A vessel was at sea and holding position. As a training exercise, the ship’s deck crew were discharging line throwing apparatus (LTA) on deck. Before the exercise, a toolbox talk was completed and the dangers discussed, including the importance of standing clear of the device when firing takes place. The device operating instructions were read out to the exercise participants.
After the first LTA was discharged, it was noted that there was a danger that the line could become fouled in the ship’s propellers after falling into the water. As a solution, a senior crew member suggested catching the line on its descent to speed up recovery. Unfortunately, the designated crewmember caught the line too early – on its ascent.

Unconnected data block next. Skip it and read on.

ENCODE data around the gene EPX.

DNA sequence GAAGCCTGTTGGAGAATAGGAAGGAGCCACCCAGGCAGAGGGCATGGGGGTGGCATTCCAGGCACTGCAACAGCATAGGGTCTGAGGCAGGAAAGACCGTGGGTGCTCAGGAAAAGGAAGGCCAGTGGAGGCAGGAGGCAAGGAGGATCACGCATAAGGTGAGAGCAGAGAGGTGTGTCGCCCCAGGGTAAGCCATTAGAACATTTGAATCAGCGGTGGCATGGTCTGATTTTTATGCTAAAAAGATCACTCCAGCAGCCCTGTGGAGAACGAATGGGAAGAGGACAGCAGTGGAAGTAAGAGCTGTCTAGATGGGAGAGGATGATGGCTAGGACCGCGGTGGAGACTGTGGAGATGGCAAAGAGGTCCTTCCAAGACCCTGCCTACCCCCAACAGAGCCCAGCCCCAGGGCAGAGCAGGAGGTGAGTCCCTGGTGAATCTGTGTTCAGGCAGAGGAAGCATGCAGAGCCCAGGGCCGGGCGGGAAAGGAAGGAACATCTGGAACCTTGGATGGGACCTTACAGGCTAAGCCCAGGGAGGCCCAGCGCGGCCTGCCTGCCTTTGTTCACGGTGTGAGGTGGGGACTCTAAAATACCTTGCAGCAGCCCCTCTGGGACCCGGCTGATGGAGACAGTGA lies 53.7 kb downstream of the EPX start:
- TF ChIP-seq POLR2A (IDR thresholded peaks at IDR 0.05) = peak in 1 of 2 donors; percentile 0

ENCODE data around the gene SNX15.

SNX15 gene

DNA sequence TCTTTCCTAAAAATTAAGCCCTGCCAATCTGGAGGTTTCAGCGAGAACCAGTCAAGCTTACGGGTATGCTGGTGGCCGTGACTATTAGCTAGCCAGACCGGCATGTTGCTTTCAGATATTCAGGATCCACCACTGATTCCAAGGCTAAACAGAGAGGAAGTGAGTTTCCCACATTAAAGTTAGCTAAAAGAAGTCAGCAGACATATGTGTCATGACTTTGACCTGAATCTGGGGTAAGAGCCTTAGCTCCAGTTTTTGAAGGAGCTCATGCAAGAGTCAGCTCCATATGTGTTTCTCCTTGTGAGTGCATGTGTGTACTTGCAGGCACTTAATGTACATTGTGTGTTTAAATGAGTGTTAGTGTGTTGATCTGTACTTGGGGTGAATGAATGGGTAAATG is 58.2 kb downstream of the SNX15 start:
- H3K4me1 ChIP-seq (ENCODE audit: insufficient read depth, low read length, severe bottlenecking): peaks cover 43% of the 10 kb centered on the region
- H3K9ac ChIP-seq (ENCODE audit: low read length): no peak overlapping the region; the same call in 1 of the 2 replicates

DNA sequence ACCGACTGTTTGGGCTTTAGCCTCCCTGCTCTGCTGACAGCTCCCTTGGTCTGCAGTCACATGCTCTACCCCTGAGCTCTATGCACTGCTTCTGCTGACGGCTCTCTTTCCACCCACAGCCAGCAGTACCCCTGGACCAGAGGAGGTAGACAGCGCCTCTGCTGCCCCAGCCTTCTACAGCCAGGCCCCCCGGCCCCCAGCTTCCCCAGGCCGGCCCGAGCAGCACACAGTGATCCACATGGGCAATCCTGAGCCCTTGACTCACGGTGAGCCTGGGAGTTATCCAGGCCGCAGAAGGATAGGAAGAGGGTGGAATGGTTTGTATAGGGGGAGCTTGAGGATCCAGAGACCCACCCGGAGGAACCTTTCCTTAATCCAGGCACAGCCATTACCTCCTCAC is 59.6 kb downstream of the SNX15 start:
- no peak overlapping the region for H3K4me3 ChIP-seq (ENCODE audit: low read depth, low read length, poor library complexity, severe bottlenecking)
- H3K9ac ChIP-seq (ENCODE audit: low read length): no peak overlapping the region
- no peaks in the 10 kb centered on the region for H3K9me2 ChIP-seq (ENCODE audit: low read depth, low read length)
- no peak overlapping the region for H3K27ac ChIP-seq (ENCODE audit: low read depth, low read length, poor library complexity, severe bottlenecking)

The speed and trajectory of the line caused it to cut through the victim’s glove and cause a minor friction burn to a finger. The victim was immediately given first aid treatment. The victim was new to the ship and relatively inexperienced. The suggestion of catching the line on its descent was made by a senior member of the crew and taken as an order by the inexperienced crew member.
- Young or old, experienced or not, the practice of good seamanship is often just a matter of common sense. If a suggestion or order does not make sense then it should be questioned immediately.
- Senior or more experienced seafarers must remember that they have a responsibility to supervise less experienced crew members in the practice of good seamanship and be aware that suggestions can sometimes be regarded as orders.